Ankit Sobti is co-founder and CTO for Postman, the world’s leading API Platform. Prior to joining Postman, Ankit worked for Adobe and Yahoo!, where he served as a senior software engineer. In his current role, Ankit focuses on product and development, leading the core technology group at Postman.
A key focus for this Q&A are the findings from a recent global survey Ankit and the Postman team published, tracking the most important trends around API use in large enterprises.
M.R. Rangaswami: APIs are critical tools for enterprise success, but should they also be considered products?
Ankit Sobti: Thinking about APIs as products helps to understand and articulate that APIs, like any other item you’d typically call a product – a website, a mobile app, a physical product – are required to be built with a consumer-driven mindset.
This requires an understanding of who the consumers are, what problems are they trying to solve, why is it a problem in the first place, what else are they doing to solve this problem–and then consciously and deliberately designing a solution to this problem exposed through the interface of an API.
And like any other product, APIs also need to be packaged, positioned, priced, distributed, and iteratively improved to evolving consumer needs.
Postman’s 2023 State of the API Report, which surveyed over 40,000 people found 60% of the API developers and professionals view their APIs as products – which I think is a good signal that this realization is well underway. And it makes sense that APIs are increasingly seen as products, serving both internal and external customers.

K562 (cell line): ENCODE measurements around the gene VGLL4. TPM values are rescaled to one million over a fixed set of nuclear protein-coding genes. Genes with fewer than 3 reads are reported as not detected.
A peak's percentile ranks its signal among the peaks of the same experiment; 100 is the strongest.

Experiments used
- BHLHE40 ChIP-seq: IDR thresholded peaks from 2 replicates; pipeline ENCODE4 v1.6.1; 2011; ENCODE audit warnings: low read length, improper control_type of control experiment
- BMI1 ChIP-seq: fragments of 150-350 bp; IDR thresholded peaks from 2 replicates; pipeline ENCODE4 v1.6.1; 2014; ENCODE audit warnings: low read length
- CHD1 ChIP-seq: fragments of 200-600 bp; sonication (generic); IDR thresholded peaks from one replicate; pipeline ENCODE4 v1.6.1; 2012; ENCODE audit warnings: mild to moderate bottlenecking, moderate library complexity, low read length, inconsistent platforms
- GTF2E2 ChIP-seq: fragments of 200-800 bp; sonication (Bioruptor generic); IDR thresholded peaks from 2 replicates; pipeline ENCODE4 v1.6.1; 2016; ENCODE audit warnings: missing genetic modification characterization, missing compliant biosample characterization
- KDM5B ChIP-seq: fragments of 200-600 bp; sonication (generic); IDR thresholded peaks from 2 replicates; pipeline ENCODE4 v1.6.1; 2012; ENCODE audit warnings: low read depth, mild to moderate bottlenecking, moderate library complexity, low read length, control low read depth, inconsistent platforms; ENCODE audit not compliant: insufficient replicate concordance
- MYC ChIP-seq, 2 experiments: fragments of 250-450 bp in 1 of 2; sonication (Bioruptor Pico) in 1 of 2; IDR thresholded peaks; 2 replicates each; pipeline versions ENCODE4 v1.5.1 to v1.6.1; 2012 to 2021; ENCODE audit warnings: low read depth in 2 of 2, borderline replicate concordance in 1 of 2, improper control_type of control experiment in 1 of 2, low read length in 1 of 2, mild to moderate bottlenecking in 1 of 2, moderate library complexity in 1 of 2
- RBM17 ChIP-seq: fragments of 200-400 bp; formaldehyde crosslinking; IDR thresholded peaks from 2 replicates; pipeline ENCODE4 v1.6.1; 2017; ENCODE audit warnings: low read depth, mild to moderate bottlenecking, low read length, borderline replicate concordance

But how does this view vary by industry and company size? And how much revenue can APIs generate? It turns out that the larger the company, the likelier it is to view its APIs as products. At companies with over 5,000 developers, 68% of respondents said they considered their APIs to be products. At the other end of the spectrum were companies with fewer than 10 employees. There, just 49% of respondents viewed their APIs as products.
M.R.: Are APIs actual revenue generators now for companies?
Ankit: Yes, APIs are increasingly unlocking new streams of revenue and business opportunities for companies. In some of the more traditional industries with lower margins for example, we are increasingly seeing APIs being used as a high margin revenue stream. And there are numerous examples now of companies where the primary product being sold is the API.
APIs that package insights or key capabilities and can be used to drive strategic partnerships, or allowing companies to become platforms on top of which others can build. We are seeing examples of this ranging from small development shops all the way to large enterprises.
This is something we also saw in our survey, with 65% of the respondents affirming their APIs generate revenue, and almost 10% of companies with money-making APIs said their APIs generated more than three-fourths of total revenue.
M.R.: Does an API-first approach impact revenue?
Ankit: API-first companies are defined as those that use APIs as the building blocks of their software strategy. APIs bind together not only the internal components of an organization, but also pave the way for seamless external collaboration. And thinking in terms of these building blocks, an API-first approach allows for easier externalization of the capabilities that APIs provide, and subsequently create easier paths for revenue.
In addition, we believe that API-first companies have superpowers that foster happier developers and a healthier business ecosystem. In our customer base, we work with companies across a broad range of industries – and APIs generate significant amounts of revenue, unlock new business opportunities, and drive ecosystem expansion through partnerships.
And for companies with APIs, it’s worth weighing how much to invest in them, and adopting an API-first approach. These decisions may have a tangible impact on the bottom line.
M.R. Rangaswami is the Co-Founder of Sandhill.com